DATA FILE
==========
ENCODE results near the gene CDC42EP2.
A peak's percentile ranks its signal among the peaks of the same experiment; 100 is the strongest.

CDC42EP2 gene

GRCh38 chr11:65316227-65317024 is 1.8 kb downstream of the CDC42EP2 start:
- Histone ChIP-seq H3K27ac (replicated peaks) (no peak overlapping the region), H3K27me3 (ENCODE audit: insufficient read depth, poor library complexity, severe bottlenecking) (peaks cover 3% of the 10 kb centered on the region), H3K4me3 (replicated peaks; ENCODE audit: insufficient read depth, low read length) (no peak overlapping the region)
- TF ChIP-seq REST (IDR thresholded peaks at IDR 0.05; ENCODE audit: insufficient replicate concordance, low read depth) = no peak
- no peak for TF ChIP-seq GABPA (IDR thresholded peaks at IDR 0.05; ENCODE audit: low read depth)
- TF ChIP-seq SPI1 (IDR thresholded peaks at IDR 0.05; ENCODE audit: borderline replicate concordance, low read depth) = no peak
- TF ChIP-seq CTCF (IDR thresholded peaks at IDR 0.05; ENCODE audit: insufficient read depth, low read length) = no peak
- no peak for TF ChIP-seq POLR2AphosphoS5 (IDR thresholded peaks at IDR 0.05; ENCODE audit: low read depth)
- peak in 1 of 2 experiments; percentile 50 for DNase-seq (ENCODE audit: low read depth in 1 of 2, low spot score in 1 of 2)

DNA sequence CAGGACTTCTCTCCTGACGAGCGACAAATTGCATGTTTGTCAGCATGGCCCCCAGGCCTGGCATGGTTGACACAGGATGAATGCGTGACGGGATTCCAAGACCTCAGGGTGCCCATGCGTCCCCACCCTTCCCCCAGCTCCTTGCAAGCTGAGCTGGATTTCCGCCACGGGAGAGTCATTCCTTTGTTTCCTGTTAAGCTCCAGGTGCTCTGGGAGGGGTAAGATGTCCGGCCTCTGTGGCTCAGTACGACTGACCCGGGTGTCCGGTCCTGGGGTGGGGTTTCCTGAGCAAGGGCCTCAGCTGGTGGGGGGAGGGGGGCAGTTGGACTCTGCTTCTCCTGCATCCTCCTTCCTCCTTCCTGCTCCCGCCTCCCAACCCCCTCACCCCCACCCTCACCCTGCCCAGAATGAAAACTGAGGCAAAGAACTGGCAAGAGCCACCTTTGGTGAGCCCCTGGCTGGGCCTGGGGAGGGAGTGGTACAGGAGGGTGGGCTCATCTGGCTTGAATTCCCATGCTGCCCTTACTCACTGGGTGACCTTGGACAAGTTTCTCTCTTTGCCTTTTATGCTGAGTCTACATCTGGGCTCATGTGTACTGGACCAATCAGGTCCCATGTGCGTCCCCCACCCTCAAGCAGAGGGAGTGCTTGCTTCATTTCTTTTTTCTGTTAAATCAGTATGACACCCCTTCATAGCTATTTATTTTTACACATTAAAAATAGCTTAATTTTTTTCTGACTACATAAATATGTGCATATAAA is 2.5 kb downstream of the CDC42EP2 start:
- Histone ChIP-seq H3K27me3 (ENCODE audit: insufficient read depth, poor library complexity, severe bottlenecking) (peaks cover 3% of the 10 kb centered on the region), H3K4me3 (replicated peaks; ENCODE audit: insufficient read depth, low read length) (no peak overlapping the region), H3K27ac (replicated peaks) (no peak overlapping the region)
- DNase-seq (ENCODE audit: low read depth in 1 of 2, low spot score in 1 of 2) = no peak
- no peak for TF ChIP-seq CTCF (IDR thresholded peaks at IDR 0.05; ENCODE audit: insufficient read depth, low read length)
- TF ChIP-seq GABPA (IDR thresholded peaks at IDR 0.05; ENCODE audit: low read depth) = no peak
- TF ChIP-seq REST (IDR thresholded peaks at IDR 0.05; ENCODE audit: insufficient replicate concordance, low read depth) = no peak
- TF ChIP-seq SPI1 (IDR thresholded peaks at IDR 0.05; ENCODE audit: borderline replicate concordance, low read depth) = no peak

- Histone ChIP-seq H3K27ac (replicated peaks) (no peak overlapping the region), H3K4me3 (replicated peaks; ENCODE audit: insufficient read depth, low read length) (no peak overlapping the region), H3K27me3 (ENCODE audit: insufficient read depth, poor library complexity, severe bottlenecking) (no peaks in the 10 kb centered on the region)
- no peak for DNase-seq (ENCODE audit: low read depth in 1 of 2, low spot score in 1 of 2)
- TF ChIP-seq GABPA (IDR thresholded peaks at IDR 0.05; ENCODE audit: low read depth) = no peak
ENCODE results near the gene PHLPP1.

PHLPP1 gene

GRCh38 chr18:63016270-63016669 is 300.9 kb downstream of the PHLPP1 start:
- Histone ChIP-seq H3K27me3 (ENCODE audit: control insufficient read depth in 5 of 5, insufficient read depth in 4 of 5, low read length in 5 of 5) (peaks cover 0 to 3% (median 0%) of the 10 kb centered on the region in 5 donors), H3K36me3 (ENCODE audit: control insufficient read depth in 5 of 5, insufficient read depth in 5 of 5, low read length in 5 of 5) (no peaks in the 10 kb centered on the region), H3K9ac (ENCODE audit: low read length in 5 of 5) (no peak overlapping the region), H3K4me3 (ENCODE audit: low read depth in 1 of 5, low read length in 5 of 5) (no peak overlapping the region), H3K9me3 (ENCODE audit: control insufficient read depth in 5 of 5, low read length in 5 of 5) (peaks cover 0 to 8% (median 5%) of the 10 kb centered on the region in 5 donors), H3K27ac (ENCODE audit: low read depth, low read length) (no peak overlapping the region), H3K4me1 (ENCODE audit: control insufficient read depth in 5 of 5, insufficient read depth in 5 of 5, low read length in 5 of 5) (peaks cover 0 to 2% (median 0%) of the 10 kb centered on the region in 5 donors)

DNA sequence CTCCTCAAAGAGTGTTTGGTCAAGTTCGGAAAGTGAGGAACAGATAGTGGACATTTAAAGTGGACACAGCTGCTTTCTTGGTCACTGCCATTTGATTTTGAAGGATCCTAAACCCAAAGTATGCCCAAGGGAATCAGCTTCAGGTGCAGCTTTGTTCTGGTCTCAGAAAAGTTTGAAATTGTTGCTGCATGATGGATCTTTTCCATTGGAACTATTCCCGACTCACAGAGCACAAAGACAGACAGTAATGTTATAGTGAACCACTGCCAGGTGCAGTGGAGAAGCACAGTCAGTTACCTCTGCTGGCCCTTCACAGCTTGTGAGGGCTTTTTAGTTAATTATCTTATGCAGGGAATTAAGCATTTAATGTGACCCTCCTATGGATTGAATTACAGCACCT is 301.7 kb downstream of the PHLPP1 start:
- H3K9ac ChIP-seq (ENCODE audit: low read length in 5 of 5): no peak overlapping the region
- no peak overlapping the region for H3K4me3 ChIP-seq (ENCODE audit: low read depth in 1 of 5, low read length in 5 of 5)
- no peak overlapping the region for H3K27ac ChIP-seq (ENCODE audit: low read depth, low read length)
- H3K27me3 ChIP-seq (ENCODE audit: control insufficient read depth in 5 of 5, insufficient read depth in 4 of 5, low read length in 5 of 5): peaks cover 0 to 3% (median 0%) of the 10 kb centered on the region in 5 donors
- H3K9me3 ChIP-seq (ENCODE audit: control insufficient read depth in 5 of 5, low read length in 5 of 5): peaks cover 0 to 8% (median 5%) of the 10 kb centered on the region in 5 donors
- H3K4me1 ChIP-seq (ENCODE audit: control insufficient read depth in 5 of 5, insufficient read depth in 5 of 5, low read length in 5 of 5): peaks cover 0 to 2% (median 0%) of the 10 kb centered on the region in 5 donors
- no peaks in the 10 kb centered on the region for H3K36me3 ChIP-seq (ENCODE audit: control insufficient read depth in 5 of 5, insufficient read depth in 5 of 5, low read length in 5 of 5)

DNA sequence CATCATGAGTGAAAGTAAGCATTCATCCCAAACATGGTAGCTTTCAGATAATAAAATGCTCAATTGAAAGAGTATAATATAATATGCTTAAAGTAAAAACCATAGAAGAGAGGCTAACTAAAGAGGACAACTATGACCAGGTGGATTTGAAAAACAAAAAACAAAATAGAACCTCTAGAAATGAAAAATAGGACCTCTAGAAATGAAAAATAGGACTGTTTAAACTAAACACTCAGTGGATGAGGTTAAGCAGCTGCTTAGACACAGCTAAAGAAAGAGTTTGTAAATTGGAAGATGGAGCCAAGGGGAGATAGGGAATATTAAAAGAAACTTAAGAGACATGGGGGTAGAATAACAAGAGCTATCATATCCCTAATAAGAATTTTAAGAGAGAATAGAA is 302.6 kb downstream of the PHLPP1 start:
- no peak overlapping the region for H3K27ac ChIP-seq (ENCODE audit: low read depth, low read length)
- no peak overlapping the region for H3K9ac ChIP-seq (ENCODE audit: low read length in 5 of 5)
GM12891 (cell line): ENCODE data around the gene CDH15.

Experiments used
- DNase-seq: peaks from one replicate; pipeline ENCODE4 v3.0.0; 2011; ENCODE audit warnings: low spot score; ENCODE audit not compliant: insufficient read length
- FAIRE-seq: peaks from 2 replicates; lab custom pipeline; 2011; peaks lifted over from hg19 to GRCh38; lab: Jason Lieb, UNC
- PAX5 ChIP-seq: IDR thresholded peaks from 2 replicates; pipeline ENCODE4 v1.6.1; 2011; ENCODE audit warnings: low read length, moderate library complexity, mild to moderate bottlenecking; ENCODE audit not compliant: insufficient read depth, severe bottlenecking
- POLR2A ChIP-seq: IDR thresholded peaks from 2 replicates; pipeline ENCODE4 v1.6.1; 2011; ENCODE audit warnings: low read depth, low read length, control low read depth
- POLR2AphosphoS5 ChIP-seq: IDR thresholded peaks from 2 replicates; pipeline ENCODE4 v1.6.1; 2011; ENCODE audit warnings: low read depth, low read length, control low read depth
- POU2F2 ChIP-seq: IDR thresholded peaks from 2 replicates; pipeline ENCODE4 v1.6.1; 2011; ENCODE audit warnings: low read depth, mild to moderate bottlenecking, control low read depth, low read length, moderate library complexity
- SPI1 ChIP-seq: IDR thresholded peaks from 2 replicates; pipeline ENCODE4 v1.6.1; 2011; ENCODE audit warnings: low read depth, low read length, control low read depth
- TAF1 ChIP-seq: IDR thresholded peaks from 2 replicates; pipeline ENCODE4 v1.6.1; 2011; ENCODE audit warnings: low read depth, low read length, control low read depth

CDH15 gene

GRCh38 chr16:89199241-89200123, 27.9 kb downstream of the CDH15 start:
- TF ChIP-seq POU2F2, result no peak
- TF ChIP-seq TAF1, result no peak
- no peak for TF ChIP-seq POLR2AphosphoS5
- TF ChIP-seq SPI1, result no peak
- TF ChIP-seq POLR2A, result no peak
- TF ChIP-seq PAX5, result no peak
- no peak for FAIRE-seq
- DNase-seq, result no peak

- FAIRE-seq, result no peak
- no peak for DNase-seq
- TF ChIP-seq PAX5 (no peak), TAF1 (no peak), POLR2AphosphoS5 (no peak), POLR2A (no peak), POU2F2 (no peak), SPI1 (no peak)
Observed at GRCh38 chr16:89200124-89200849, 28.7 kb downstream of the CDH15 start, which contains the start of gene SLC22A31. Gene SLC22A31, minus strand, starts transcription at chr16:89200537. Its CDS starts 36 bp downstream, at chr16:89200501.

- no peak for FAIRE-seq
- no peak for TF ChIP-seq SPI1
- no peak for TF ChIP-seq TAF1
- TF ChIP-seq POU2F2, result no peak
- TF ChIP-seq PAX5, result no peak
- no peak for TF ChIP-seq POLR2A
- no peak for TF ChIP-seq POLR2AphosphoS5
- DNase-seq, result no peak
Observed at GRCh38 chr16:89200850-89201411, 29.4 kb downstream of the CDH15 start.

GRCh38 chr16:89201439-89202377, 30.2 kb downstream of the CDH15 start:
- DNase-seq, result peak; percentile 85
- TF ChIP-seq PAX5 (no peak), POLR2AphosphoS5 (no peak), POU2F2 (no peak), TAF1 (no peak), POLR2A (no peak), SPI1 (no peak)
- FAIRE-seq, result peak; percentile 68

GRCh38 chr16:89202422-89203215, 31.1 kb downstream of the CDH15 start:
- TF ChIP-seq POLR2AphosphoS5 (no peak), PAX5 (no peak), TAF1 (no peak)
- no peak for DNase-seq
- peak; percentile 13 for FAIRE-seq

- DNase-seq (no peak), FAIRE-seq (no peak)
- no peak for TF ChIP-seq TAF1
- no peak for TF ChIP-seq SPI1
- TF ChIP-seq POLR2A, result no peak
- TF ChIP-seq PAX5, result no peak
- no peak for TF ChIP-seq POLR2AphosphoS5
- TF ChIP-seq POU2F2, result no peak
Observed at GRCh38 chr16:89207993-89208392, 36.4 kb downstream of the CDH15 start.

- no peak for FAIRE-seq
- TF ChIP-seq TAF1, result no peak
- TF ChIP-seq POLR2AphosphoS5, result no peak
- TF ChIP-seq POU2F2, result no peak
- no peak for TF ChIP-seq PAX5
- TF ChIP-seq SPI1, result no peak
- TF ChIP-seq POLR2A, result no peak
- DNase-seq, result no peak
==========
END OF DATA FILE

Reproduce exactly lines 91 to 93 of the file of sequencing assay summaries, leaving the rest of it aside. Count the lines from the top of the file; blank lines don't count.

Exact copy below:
- TF ChIP-seq SPI1, result no peak
- TF ChIP-seq POLR2A, result no peak
- DNase-seq, result no peak